We live in a fast-paced world. So many things are based on speed. We hurry to appointments. We eat quickly as if the food will be taken away if we don’t devour it immediately. We listen to audio books. We text and email instead of calling many times because it is quicker. We are told by parents and teachers not to waste time or dawdle. In short, we are conditioned to respond to tasks quickly and without delay.
When we rush across town to get to an appointment, we get upset when there is a delay. We honk our horns, frantically change lanes, and get frustrated. Our blood pressure goes up. We become angry. When someone is broken down in our lane, if there is a lane closure due to construction, or whenever there is an accident blocking the lane we are using, we get upset that traffic isn’t flowing freely and that we have to change lanes.
We get to appointments either right on time or maybe a couple of minutes late because we can’t stand wasting time sitting around. We could leave earlier for our destination and allow ourselves more of a margin, but we value our time and try to squeeze that much more out of our day before leaving for various appointments. Often the person we are seeing is running late anyway (for a variety of reasons), causing to still wait.
We rent, download, or record TV shows so we can watch the action but not the commercial interruptions – not good news for the advertisers but true. When we access sites online often there are ads, but we can skip them after a few seconds by clicking the button to do so. Anyone remember using Cliff’s Notes or something similar to get through Shakespeare, assigned books to read, or various other subjects?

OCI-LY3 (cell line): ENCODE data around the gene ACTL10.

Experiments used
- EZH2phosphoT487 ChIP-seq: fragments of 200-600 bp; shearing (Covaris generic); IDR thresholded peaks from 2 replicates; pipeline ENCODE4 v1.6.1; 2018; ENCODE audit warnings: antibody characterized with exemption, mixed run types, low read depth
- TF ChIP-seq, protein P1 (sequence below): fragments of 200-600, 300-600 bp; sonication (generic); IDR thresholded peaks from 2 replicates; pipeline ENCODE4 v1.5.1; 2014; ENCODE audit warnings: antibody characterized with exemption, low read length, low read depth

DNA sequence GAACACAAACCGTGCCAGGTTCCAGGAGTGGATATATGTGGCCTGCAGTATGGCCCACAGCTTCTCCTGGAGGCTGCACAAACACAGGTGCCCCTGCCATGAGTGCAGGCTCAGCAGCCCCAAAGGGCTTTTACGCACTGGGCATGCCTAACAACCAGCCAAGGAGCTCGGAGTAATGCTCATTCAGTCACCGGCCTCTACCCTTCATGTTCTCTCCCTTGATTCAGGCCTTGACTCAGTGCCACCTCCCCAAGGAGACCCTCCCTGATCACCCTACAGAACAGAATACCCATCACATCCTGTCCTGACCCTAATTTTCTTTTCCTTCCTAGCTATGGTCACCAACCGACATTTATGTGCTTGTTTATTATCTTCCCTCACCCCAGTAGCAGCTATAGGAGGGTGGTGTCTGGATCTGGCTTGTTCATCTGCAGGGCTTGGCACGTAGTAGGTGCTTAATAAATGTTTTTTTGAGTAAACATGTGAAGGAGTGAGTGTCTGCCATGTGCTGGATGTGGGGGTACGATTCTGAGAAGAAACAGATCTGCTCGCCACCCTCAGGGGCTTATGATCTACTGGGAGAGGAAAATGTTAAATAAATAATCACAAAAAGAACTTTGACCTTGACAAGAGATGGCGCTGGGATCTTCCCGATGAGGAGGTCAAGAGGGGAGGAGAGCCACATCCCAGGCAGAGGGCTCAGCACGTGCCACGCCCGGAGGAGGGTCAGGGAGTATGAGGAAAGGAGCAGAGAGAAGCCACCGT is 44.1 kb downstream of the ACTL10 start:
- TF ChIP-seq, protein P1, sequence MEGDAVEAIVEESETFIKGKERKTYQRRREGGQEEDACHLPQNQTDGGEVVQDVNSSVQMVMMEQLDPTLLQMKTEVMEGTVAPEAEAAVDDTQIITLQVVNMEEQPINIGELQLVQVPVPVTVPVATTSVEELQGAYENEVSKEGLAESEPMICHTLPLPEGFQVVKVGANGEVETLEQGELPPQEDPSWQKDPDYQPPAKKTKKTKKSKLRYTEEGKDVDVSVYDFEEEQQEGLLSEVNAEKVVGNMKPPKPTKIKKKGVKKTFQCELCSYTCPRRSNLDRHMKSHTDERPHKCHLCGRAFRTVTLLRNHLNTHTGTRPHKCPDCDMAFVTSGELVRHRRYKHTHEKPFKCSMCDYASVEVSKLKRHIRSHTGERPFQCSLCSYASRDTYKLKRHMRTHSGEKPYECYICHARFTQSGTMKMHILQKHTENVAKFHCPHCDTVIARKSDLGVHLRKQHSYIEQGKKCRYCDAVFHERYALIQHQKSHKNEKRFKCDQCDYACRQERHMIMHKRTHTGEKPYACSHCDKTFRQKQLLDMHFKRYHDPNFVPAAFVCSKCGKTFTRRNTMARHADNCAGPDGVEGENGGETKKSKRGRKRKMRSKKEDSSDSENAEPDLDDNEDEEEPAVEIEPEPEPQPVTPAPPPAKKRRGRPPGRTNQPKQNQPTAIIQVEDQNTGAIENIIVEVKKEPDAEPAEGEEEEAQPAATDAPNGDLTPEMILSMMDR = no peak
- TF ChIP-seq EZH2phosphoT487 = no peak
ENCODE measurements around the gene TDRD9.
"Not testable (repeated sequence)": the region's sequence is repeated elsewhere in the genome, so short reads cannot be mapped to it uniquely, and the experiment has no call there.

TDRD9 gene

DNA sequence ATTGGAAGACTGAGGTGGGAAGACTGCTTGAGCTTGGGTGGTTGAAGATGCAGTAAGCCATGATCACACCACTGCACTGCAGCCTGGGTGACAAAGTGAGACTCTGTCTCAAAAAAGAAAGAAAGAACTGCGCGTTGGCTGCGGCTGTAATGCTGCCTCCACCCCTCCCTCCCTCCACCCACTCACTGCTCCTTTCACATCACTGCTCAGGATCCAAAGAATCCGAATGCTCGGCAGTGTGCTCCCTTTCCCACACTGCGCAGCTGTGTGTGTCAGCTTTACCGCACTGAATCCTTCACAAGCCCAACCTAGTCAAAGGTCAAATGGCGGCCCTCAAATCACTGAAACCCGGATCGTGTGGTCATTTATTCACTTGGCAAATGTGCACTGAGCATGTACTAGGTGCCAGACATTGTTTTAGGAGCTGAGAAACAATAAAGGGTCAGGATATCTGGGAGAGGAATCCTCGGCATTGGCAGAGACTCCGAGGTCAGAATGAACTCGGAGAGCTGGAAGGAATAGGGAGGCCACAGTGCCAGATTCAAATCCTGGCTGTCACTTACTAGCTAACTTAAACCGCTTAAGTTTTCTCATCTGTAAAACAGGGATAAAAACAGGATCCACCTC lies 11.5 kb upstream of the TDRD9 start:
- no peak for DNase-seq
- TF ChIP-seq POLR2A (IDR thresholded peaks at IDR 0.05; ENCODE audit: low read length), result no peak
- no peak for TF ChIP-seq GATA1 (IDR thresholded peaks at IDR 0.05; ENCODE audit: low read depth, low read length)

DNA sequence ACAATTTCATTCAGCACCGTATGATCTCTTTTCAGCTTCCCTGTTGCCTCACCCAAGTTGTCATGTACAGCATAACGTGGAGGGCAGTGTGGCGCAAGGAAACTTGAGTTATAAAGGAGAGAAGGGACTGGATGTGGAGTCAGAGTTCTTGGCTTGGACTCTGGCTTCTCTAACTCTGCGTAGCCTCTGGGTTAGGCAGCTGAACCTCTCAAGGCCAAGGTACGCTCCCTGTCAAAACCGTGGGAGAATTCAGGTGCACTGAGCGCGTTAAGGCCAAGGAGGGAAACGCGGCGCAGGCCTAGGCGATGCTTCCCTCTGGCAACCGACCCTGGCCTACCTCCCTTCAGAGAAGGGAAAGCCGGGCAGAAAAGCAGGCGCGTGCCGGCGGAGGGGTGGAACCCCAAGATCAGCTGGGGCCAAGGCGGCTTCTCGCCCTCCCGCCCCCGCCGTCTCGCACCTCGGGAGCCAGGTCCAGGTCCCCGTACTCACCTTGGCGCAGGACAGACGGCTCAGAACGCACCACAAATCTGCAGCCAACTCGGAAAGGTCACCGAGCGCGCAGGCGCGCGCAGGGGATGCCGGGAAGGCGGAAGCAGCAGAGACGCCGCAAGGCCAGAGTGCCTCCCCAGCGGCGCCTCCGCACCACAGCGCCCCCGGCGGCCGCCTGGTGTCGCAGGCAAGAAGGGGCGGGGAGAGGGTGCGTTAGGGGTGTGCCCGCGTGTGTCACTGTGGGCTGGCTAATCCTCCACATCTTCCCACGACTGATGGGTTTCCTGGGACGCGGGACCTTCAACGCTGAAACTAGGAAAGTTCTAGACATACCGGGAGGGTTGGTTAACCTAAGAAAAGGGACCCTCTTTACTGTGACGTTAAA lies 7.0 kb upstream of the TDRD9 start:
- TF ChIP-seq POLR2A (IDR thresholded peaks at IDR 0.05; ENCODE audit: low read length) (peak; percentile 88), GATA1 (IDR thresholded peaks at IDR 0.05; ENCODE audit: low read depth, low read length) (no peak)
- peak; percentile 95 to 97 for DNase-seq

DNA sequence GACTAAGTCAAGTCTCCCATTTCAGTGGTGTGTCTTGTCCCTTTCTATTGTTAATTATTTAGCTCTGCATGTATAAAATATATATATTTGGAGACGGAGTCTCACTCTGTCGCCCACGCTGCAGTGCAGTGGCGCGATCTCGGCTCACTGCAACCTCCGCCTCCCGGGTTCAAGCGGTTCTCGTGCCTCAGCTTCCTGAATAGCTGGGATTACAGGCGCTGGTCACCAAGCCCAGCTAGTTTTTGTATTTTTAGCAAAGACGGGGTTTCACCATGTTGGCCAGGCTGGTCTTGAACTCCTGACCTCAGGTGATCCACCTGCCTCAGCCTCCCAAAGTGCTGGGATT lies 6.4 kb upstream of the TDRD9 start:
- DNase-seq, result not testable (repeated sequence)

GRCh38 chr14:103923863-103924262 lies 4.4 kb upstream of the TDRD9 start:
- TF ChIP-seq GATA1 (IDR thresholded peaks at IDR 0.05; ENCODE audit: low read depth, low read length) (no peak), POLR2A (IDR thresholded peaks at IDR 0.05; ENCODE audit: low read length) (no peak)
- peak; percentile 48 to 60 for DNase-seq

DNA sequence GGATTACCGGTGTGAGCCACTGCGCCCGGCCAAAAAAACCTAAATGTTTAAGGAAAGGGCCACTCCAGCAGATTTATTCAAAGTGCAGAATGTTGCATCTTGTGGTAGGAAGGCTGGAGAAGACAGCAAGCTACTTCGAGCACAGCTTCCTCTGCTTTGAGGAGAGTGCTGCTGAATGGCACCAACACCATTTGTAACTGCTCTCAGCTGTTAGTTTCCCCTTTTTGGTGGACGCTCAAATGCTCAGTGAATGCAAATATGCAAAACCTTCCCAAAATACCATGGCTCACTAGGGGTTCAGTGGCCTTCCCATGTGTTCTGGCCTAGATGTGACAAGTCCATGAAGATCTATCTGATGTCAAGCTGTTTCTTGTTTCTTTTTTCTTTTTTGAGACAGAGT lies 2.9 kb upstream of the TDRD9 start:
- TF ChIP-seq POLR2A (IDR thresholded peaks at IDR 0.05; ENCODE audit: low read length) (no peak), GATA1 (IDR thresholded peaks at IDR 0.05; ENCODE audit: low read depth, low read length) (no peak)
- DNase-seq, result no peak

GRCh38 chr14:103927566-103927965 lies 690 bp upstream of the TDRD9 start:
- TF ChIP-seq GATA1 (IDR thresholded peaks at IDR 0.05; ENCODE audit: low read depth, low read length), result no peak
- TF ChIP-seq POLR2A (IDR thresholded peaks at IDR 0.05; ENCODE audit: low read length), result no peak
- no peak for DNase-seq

Most of us have been so used to keeping a schedule, rushing to appointments, getting to the office on time, making the train or airplane before it departs so we aren’t faced with delaying or ruining our business day or pending meetings, and attending to many other time-sensitive actions. We have conference calls and webinars that are scheduled and that begin whether we are present or not. Also, we have many deadlines to meet as a part of our business day!
As our businesses mature, we may find that we can take some of the pressure off ourselves for meeting so many deadlines by slowing the pace of our business.
Some of us volunteer or belong to clubs that have regular business, luncheon, or committee meetings. We schedule our day around them and rush to get the work done ahead of them, rush to get the meeting, sometimes resent the amount of time out of our day that these meetings require, and then rush back to resume where we were – attempting to make up for the time lost to the meeting.
When we travel for business, we rush to the airport because we generally have packed our schedule so full of last-minute activities to complete that we find ourselves hurrying to get there to just make it in time. There comes a time, however, we realize that not everything can get done and we are fine with doing what we can and letting other things wait until we get to them in a more reasonable manner. Call it maturity or call it reality. It makes a difference in how we approach life. We can find ourselves slowing our response rate just a little to be more realistic with our abilities and the demands on our time.
This maturity or sense of reasonableness that we finally attain is consistent with a general slowdown we experience as we age. At forty, we are still active and energetic but likely less so that when we were in our twenties. At sixty, we feel it a little more. Past that, we are acutely aware of how activities that once could be done with ease are more difficult or can no longer be done safely or at all.
Our vision and hearing decline somewhat and how quickly we respond to images and messages – more in some individuals than others. Our appetite and need for (or ability to) sleep can change also. Our balance and our reflexes can lessen also.
Knowing that various sensory declines and mobility challenges occur with aging means that we need to consciously address them and incorporate solutions into our aging in place designs for our clients. The changes aren’t uniform. Like so many other physical traits, they are individual and as such must be addressed on a situational basis – to meet the needs of the clients and offer them a safe, accessible, confortable, friendly, and convenient living space.